Christianity and Atheism

A ‘Faith and reason’ column in the ODT – Census results show changing religious views – looks at changing attitudes to religion.

There was controversy in Britain over a census question on religion, with campaigns to “say no”. The end result (which may or may not have been signifiocantly influenced by the publicity) showed a marked drop in Christian numbers in the latest England and Wales census.

  • 2001 – 72% Christian, 15% no religion
  • 2011 – 59% Christian, 25% no religion (Muslims almost doubled to 5%)

It’s difficult to know how much this reflects a change in how many people identify with being Christian, and how many people are more willing to say they have no religious beliefs.

A similar shift is occurring in New Zealand, and faster than in Britain. Our census next March will probably reveal another rise for ”no religion”, and for the first time since the 1840s Christians could drop below 50%.

But it’s not a clear cut yes/no type question. In England the Richard Dawkins Foundation for Reason and Science  commissioned a survey of people who had identified as Christian in the census to probe what they meant by that.

  • 31% of the Christian sample said they ticked the box because they tried seriously to follow the teachings of Christianity
  • 50% did not think of themselves as ”religious” at all
  • outside of a church service, 37% never prayed, 15% never read the Bible – and 49% hadn’t been to church in the preceding year

About half who said they were Christian were hardly or not religious. Not surprisingly there are degrees of being Christian.

And there are degrees of being Atheist. Research by the Christian think-tank Theos found:

  • 23% of atheists believe in the soul
  • 15% of atheists believe in life after death
  • 14% of atheists believe in reincarnation.

I guess you don’t have to believe in a god to have religious type beliefs. It’s well known that the closer one smells death, the more likely one is to look for a can of air freshener.

But do any of these statistics matter? While it’s of interest we don’t need to know proportions and degrees of religion or non religion. Government policies, funding are not based on religious beliefs, and we don’t pay religion taxes (some people voluntarily donate to churches).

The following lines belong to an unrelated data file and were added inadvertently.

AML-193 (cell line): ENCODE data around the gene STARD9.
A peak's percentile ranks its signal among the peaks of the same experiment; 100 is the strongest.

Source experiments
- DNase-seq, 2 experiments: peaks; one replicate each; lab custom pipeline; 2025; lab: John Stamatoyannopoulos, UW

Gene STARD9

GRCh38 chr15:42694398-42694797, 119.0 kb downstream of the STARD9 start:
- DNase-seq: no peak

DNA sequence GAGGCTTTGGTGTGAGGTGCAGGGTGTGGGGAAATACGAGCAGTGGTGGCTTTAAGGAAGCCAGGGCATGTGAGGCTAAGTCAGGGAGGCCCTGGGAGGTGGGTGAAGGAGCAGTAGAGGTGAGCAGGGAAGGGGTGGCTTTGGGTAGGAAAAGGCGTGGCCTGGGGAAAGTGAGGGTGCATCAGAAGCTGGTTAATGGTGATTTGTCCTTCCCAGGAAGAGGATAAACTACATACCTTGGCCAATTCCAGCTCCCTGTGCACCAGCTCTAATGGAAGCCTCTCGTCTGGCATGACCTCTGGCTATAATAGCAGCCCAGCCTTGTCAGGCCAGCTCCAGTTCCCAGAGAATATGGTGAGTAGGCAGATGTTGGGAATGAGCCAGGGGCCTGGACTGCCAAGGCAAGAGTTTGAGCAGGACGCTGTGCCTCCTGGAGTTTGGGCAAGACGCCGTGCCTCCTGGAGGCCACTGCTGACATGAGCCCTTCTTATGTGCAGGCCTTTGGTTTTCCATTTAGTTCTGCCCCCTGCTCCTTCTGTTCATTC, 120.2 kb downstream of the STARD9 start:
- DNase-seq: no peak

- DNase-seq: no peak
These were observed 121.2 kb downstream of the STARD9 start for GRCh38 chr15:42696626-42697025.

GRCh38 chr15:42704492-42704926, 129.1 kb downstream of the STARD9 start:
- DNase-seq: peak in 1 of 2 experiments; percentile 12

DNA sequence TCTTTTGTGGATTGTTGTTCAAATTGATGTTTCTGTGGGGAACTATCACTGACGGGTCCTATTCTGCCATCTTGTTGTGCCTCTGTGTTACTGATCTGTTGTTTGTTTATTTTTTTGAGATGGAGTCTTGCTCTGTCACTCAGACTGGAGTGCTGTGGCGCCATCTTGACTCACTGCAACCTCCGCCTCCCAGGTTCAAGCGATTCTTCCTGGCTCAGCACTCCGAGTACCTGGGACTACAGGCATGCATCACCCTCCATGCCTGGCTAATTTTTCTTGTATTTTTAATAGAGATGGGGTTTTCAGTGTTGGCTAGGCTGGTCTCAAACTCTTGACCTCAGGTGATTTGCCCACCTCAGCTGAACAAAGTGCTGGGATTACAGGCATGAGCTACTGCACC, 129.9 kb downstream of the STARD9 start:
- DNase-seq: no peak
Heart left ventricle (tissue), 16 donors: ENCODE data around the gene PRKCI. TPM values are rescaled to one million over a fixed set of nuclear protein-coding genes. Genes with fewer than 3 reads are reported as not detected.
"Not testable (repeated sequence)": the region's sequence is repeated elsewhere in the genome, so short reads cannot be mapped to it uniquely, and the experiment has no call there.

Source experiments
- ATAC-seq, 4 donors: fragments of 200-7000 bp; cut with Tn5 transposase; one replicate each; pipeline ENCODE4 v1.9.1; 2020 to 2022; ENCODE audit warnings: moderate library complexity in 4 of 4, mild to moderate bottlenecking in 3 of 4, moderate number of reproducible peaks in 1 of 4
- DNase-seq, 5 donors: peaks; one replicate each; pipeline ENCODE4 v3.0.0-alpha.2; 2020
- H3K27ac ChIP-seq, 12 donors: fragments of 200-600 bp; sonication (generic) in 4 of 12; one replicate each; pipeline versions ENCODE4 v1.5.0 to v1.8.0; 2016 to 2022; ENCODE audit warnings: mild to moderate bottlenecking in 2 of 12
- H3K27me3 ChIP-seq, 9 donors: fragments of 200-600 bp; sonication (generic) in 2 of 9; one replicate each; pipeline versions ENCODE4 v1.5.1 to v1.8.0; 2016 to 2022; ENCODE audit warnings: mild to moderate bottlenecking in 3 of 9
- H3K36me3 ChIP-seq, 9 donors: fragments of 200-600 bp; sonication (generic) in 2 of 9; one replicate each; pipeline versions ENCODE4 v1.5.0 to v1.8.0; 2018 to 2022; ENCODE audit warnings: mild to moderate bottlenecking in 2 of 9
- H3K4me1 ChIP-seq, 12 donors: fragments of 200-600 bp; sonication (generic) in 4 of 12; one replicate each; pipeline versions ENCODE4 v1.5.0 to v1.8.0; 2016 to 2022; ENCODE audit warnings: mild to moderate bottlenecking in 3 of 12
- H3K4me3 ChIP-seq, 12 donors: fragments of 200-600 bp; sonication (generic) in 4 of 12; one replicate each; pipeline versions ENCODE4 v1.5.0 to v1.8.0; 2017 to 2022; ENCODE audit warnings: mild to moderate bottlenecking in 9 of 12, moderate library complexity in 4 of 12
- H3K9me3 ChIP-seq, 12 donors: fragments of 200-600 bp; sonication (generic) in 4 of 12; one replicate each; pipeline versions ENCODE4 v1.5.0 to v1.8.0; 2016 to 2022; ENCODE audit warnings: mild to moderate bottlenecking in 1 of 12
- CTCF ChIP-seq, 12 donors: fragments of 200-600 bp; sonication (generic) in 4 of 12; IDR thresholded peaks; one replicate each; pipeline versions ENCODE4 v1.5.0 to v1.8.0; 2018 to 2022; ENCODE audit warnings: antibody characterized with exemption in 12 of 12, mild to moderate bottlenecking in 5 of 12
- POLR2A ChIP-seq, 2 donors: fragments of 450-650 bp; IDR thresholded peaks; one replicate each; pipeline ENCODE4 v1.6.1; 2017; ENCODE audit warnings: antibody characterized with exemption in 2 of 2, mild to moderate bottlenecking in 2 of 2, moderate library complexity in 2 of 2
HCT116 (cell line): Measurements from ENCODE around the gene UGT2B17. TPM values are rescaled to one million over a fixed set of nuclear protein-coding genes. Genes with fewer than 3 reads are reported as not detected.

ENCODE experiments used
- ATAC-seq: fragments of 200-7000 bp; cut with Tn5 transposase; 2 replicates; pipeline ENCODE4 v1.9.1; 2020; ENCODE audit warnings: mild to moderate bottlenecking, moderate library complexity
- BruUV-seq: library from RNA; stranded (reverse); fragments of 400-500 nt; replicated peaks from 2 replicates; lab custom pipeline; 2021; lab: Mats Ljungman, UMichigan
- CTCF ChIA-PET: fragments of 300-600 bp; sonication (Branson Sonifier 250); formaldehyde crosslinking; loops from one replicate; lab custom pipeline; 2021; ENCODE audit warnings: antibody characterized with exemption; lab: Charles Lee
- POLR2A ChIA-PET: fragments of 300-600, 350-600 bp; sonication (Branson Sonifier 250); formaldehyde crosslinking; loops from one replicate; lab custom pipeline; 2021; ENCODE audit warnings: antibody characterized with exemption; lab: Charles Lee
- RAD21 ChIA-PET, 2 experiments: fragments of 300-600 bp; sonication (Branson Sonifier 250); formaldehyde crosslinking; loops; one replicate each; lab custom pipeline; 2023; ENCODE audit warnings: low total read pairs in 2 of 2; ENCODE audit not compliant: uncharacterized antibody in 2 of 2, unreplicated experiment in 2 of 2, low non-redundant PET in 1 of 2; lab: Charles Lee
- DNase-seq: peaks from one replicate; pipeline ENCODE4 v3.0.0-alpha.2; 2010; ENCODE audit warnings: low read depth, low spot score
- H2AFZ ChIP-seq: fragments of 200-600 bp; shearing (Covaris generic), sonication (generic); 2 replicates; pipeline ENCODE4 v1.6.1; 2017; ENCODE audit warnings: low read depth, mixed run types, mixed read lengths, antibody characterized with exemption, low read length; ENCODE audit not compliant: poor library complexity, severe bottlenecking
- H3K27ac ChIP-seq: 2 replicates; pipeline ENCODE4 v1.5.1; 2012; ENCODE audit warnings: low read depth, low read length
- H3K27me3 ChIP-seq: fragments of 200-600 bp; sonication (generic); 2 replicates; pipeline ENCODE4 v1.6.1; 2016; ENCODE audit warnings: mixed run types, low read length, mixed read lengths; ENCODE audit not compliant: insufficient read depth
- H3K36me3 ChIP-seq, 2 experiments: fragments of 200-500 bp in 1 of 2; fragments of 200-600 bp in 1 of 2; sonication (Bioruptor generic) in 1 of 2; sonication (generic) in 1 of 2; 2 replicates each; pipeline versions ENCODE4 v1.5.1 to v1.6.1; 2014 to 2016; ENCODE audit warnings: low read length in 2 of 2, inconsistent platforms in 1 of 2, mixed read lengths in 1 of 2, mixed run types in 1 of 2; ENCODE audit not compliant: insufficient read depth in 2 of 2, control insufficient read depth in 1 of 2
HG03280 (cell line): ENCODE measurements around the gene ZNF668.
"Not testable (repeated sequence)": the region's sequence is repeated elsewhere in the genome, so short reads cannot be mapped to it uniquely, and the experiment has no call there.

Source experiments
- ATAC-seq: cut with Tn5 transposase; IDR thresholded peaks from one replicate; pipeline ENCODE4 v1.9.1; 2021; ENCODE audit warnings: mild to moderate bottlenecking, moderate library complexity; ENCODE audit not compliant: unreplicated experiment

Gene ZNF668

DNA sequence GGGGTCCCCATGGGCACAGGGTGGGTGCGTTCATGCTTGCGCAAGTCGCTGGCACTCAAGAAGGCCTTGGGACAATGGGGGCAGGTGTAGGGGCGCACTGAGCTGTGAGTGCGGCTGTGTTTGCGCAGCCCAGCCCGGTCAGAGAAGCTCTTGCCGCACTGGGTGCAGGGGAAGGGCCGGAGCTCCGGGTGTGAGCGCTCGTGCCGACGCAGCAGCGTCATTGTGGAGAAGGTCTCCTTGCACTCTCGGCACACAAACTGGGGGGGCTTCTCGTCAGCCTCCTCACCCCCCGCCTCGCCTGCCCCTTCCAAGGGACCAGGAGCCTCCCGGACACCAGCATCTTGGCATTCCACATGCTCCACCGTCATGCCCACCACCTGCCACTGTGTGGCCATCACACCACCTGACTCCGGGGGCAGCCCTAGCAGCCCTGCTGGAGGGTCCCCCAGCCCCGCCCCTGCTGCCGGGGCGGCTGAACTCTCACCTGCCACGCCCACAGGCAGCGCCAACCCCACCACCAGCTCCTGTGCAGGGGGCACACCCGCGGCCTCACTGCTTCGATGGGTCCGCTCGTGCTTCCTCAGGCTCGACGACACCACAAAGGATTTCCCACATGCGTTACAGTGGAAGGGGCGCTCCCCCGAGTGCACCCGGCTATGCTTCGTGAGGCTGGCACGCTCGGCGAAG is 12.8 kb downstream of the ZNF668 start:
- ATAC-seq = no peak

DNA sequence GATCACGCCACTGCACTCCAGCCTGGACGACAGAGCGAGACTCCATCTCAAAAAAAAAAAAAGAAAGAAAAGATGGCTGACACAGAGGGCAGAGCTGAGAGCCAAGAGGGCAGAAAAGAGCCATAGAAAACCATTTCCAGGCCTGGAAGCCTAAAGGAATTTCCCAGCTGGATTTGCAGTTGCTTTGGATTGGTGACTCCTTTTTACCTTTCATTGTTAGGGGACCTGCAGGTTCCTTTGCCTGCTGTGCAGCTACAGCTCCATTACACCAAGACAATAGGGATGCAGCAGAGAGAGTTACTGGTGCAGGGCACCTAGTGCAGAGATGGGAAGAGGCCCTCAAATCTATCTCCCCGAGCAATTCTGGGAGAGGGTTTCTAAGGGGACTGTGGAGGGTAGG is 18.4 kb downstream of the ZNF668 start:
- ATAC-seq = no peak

Perhaps we get too concerned about trying to quantify beliefs that have many variables and virtually no certainty.

It’s common for us live together hardly knowing or caring what others think of and do with religion. It’s regarded as a personal choice that is in the main invisible in governance or business or social activities. That’s as it should be.

Most New Zealanders have a range of intermingling beliefs that co-exist without being an issue in normal life. People are free to go to church or do otherwise as they please, without any general social pressure.

Being Christian or Atheist or following any other religion is the free choice of all individuals in New Zealand, as it should be.

Religion is not a competition. We really have no need to try and keep a score. There are no losers, we all win by having an open society that is tolerant a wide range of personal beliefs.

We can coexist with our own choice of beliefs as well as respecting the right of others to think differently.

New Zealand is blessed with a tolerance and freedom of choice of beliefs and non beliefs that is one of the strengths of our society.

God or not.


  1. “Government policies, funding are not based on religious beliefs,…”

    Actually, they are.

    Religious bodies pay no rates, except for sewer and rubbish collection.

    They pay no tax on their profits, e.g. Sanitarium, owned by Seventh Day Adventist church.

    Churches take the public dollar to fund indoctrination of children in “religious schools”.

    They are, in effect, a parasite on the national purse.

    In addition, governments bow down to religious leaders far too often, afraid to make good law for the benefit of the population, eg abortion law reform, decriminalisation of drugs, stem cell research, just in case the Men in Dresses get uppity.

  2. I’d have some disagreements over some of the implications here, but I loved the basic point that we shouldn’t treat these matters as a score card. People should not be thought of as flags to be grabbed in a contest – and are too complex for that besides.

    That is definitely worth remembering.